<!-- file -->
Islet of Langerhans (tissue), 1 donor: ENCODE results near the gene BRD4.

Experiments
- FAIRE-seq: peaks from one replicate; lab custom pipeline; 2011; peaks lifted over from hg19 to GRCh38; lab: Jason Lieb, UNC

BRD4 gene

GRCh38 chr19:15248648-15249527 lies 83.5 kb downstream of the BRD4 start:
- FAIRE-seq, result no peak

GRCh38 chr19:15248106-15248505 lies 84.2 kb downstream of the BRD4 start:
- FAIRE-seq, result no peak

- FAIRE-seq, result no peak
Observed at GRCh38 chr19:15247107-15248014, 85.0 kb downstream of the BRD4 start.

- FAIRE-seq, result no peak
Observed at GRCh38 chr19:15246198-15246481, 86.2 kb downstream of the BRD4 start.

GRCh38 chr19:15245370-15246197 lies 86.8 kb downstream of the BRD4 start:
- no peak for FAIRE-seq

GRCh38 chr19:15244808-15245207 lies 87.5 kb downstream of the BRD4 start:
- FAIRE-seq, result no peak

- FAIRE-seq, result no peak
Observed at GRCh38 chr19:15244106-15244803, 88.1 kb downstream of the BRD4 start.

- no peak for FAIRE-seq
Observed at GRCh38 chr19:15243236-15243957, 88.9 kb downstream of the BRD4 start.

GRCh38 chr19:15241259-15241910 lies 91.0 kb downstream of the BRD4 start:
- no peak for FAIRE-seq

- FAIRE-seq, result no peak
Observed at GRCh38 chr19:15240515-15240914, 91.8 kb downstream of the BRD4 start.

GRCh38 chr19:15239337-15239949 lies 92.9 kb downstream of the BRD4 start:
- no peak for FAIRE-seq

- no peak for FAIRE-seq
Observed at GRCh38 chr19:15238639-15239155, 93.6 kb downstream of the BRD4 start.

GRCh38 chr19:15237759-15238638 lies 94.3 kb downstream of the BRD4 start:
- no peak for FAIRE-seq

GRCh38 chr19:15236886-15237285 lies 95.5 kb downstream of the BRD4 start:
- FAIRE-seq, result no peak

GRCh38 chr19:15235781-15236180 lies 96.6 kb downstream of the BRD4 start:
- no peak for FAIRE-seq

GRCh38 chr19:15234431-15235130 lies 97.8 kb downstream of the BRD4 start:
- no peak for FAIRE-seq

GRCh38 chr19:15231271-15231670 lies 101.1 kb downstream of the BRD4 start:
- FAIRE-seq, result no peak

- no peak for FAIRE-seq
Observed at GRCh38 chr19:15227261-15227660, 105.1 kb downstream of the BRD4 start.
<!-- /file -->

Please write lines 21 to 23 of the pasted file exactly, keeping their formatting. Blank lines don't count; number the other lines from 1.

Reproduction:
GRCh38 chr19:15241259-15241910 lies 91.0 kb downstream of the BRD4 start:
- no peak for FAIRE-seq

- FAIRE-seq, result no peak